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Infographic : I’m taking a ‘learning’ sabbatical

Infographic : I’m taking a ‘learning’ sabbatical

Last month marked 14 years since I first discovered the subject of data visualisation and started the process of developing my knowledge. It is 10 years since I began my exit from ‘normal’ employed life to become a freelancer specialising in this field, built on the knowledge I had developed and was continuing to develop. Time has flown by.

I feel tremendously fortunate to have somehow managed to have timed my career move just at the point when interest in and demand for expertise in the subject has grown significantly. I often look back over the blur of the past decade with a degree of amazement at the range of projects, clients, events and opportunities I’ve been lucky to experience.

The blur I mention there comes through the fairly relentless cycle that exists with freelancing, as you constantly juggle trying to attract work, securing work, and delivering that work. If things go well – and thankfully and fortunately, they have – this pattern becomes all-encompassing. It squeezes out opportunities for taking stock, to evaluate strategies, and to actively personally develop.

And then global pandemics happen.

Since March 2020, against almost any measure, I’ve got through this pandemic with very limited negative impact compared to so many others who have had an awful time. I have inevitably lost a certain slice of my typical expected revenue, but have not lost my job. I have experienced the same restrictions as everyone else through several lockdowns, but have a comfortable working-from-home existence and happy home life to cushion that. I have not suffered any health impact from the disease, nor seen many around me suffer either. I’ve had a dose of the vaccine and have the second dose scheduled.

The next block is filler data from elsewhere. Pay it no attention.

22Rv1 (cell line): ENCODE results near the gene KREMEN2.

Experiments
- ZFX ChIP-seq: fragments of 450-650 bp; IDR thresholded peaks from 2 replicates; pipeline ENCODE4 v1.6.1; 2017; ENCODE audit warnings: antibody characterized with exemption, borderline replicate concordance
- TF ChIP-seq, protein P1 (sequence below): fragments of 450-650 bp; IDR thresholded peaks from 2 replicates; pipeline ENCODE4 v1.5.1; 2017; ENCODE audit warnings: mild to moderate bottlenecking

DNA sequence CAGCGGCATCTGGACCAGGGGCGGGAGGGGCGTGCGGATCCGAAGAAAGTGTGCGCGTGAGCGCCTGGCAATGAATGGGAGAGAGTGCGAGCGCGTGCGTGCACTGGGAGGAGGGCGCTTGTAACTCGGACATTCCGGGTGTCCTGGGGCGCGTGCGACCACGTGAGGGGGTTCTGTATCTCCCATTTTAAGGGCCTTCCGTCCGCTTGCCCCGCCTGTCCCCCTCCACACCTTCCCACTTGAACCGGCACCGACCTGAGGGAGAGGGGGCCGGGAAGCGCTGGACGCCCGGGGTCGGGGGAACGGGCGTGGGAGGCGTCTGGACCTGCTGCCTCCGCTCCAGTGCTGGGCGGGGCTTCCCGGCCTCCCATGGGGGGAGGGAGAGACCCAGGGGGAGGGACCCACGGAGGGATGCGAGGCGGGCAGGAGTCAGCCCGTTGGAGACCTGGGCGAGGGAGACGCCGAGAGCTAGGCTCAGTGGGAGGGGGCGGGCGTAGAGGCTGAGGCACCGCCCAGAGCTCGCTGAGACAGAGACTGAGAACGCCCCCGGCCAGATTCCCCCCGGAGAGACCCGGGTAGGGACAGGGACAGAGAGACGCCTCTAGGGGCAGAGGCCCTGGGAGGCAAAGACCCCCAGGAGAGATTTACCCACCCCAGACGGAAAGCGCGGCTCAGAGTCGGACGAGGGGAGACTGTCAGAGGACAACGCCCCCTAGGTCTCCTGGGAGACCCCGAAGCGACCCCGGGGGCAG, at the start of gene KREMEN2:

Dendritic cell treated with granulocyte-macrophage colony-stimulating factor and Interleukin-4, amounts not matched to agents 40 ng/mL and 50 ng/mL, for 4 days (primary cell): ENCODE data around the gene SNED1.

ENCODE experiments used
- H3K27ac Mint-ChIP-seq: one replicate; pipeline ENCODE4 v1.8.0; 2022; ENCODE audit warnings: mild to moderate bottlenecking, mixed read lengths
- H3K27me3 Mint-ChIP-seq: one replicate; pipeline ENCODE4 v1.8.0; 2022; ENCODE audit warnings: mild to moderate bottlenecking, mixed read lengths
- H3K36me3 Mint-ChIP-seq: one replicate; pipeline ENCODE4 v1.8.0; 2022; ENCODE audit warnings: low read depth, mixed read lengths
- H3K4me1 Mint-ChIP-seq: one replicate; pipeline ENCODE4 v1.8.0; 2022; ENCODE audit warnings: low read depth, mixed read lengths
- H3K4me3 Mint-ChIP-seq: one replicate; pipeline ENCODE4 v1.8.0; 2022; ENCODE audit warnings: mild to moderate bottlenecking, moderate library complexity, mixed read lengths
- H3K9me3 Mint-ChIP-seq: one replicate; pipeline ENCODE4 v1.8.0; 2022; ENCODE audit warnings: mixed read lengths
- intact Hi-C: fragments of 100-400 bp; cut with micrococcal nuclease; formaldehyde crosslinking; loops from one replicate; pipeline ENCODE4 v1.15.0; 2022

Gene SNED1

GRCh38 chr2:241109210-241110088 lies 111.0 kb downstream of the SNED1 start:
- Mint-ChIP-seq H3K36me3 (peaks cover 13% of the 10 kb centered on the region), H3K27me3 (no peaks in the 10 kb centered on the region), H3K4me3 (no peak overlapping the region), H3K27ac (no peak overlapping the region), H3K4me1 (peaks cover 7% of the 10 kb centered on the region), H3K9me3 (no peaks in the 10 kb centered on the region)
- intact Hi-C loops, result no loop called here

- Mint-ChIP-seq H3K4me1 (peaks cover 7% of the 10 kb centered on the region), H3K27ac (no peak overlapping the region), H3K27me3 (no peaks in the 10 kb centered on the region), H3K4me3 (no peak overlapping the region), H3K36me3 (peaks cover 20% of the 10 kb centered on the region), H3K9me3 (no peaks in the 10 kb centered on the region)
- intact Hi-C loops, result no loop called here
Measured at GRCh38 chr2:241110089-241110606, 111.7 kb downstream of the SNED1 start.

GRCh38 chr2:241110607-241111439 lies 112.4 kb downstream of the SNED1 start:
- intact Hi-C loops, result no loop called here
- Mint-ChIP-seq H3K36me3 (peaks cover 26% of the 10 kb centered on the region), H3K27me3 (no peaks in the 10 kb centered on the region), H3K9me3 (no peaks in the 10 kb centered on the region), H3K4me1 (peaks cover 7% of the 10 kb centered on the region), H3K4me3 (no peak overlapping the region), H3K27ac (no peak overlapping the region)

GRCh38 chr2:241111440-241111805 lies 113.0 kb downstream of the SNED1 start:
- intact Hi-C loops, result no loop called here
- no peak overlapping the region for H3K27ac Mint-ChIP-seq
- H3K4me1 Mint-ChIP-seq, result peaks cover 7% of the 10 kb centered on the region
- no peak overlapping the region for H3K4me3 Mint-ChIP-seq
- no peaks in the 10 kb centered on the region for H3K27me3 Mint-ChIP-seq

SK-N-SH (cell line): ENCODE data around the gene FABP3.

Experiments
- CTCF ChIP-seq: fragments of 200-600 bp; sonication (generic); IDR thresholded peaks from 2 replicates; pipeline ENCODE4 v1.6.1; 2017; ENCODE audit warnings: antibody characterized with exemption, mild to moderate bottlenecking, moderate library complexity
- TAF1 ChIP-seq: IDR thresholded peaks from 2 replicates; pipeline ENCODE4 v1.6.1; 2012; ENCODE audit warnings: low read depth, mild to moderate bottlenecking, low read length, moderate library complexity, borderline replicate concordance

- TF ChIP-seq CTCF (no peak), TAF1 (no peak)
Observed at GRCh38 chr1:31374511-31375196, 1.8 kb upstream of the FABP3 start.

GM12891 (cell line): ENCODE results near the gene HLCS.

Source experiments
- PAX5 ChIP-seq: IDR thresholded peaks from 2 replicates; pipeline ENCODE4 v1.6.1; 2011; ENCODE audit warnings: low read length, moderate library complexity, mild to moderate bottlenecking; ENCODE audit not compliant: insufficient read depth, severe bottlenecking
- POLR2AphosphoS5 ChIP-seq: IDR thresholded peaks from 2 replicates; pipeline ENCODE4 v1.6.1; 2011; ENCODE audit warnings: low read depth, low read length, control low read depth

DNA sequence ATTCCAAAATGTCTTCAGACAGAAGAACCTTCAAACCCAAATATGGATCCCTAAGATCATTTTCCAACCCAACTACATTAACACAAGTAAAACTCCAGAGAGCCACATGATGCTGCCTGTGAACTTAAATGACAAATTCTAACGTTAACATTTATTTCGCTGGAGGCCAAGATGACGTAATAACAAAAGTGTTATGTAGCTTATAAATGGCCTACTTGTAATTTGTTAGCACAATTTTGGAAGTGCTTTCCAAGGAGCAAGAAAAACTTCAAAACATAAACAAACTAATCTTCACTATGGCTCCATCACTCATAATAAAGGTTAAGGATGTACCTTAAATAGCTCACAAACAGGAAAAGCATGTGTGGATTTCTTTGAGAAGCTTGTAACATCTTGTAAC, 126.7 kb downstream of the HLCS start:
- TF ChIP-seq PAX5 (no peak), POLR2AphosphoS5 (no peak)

But despite all that, like everyone else I know, I am fairly exhausted. I wouldn’t describe it as burn out, but the tank of fuel is definitely on the empty side and I can see the risk of emptying that further (good article about burn out here).

I’ve previously described living and working through this period as been like trying to concentrate reading a book while sat next to several pneumatic drills. The noise, the anxiety, the uncertainty, the concern are always present. It is draining and it is distracting, even if the effects are not explicitly or significantly impacting me. You care about others and you worry for others.

Translating all this back into a work context, and the reason for this post, I feel it is wise for me to carve out a brief period of time for myself away from any client work, any projects and any events. I’m therefore going to be taking a sabbatical over July, August and the first half of September, book-ended by short holidays.